Wednesday, June 04, 2014

The Lord Visits Sinai -- Exodus 19:20-25

The Lord came down on Mount Sinai, to the top of the mountain; and the Lord called Moses to the top of the mountain, and Moses went up.  Then the Lord spoke to Moses, “Go down, warn the people, so that they do not break through to the Lord to gaze, and many of them perish.  Also let the priests who come near to the Lord consecrate themselves, or else the Lord will break out against them.”  Moses said to the Lord, “The people cannot come up to Mount Sinai, for You warned us, saying, ‘Set bounds about the mountain and consecrate it.’” Then the Lord said to him, “Go down and come up again, you and Aaron with you; but do not let the priests and the people break through to come up to the Lord, or He will break forth upon them.”  So Moses went down to the people and told them.
I love the opening sentence of this passage – “The Lord came down, to the top of the mountain, and He called Moses up to the top of the mountain, and Moses went up.”  What a perfect scene it is.  God comes down to meet man and invites him up to Him.  And notice the text says that God came down to the top of the mountain signifying His position above all the earth.  And Moses accepted the invitation of God.  That is God’s plan for each of us.  That is His heart.  But so many are too busy with things that do not matter as much in the big scheme of things, to accept His invitation.  It takes discipline to ‘put the urgent aside for the important’.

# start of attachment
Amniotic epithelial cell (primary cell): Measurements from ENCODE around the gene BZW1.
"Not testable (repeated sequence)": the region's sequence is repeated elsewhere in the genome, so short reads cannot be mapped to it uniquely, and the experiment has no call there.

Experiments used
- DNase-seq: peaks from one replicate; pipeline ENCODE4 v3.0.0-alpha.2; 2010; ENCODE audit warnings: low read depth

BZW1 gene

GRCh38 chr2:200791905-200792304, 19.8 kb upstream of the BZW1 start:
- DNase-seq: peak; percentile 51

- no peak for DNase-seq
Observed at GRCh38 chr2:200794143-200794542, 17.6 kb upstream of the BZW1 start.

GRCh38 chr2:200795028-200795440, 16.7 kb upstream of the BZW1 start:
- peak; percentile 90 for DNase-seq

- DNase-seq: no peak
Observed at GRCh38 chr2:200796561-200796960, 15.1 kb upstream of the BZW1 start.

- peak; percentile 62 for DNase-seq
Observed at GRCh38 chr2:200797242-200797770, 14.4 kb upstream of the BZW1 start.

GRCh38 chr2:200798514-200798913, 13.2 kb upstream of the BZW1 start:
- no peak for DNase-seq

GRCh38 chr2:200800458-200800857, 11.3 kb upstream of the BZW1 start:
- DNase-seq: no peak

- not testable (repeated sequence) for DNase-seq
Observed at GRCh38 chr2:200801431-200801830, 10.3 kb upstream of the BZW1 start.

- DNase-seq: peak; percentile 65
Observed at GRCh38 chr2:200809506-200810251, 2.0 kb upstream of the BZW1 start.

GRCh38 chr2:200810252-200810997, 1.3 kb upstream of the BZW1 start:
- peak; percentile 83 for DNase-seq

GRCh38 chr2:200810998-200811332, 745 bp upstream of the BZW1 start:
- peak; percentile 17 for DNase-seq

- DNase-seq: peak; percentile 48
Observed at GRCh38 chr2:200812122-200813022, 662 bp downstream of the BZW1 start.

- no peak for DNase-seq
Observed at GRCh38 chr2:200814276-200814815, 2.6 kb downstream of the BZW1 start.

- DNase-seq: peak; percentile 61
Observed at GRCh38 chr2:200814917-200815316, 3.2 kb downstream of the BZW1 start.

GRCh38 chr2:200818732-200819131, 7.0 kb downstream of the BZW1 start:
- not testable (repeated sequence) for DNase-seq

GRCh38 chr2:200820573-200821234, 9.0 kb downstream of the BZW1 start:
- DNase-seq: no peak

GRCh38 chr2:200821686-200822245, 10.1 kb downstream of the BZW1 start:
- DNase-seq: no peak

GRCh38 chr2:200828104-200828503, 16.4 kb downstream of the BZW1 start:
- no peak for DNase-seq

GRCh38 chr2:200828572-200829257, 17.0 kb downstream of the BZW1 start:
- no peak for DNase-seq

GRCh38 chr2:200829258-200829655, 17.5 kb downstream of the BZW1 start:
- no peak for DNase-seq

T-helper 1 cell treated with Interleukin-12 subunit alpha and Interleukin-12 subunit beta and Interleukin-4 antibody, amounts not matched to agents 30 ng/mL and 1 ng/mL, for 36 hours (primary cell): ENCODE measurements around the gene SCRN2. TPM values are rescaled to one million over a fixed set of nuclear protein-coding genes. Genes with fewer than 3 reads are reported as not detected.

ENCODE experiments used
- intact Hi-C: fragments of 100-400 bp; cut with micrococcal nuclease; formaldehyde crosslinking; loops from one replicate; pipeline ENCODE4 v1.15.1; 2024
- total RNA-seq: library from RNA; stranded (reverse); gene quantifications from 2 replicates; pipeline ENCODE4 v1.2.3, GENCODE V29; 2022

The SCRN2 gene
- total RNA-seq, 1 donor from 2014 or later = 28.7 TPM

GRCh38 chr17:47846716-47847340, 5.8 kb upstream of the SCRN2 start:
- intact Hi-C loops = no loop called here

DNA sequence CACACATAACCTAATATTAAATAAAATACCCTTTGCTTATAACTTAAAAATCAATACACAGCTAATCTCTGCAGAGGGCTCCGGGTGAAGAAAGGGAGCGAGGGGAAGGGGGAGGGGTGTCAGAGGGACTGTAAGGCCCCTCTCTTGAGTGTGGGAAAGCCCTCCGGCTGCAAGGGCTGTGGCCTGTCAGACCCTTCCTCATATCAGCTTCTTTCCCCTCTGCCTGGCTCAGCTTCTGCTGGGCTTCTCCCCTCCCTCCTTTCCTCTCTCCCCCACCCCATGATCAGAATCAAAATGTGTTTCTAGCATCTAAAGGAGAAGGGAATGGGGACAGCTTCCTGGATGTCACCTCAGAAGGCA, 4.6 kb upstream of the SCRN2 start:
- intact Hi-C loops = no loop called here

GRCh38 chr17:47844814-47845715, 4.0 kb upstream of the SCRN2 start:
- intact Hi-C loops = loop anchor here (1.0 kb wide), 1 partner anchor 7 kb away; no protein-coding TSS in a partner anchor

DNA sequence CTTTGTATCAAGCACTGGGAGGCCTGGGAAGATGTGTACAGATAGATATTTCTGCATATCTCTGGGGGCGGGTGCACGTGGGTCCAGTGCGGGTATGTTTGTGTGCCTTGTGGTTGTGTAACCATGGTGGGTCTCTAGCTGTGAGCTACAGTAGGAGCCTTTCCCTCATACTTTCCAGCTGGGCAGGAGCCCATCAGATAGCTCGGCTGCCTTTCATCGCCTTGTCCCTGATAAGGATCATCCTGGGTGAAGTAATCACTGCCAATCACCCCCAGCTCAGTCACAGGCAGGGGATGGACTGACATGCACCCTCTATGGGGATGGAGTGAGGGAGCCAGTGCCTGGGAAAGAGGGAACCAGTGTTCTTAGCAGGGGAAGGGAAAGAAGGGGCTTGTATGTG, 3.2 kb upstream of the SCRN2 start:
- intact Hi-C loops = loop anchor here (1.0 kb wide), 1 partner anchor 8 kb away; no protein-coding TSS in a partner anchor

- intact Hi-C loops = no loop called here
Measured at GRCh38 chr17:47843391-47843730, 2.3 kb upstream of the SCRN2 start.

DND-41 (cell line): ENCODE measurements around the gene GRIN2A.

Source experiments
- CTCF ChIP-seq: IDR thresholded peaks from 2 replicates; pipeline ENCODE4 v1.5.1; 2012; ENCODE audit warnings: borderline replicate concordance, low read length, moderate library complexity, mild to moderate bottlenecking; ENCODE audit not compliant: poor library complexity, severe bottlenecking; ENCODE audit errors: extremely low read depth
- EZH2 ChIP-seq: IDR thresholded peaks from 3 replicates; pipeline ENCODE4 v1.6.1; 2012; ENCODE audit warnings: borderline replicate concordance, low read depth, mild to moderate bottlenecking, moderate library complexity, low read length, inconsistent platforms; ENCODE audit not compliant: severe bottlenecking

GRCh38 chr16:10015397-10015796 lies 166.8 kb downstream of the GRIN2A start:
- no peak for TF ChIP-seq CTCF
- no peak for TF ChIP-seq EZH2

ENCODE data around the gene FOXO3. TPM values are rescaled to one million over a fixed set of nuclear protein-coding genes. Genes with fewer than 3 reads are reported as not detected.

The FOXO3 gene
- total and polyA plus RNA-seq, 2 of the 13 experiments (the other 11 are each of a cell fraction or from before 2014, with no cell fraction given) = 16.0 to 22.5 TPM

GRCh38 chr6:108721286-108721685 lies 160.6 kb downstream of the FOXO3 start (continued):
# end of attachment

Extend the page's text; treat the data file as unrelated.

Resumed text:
And when man accepts the invitation, God speaks to him.  In the case of Moses here, God tells him to go down again to warn the people not to break though the barriers in order to get a closer look at Him.  God did not want any of the children of Israel to die as a result of disobedience.  Had not God already warned them?  Had He not already given instructions to Moses to give to the people?  Did He not know that Moses had obeyed and had taken the necessary precautions to prevent the people from getting too close to God?  Of course He did.  But is it not like our loving God to give people a second chance, a second warning, to hear His word?  Consider how many warnings you and I have had. 
And there was another reason for God to repeat His instructions.  It appears the priests of Israel thought they were already consecrated enough and did not have to go through it again when God had sent the instruction to do so through Moses, earlier in this chapter (verse 10).  So God says to Moses now, “And also get the priests to consecrate themselves.”  I love that word “also” as if to say, “Who do they think they are, not consecrating themselves?”  The message is very clear to pastors and Christian leaders, when it comes to the instructions of God, no man (or woman) is above them.  No one gets a special pass.  It was not beyond God to “break out against” the priests if they thought that by their position, they were above others and thus God’s instructions did not apply to them.  Woe to spiritual leaders today who think they are.  Not only is God no respecter of persons (Acts 10:34), but I also believe He is no respecter of titles.
Now something most interesting occurs next.  Moses actually tells God there is no way that the people will come up the mountain because “we heeded your warning and we set bounds as you instructed”.  Instead of the normal immediate obedience that we were getting used to expecting from Moses, we get some push back to God.  What was going on here?  Surely God was aware of all that had been done.  Matthew Henry believes that Moses was pleading that no further action was necessary, as all the God-given instructions had been followed.  To this Henry says, “But God, who knew their willfulness and presumption, and what was now in the hearts of some of them,” hastens Moses down with this charge, that neither the priests nor the people should force the lines that were set to come up to God.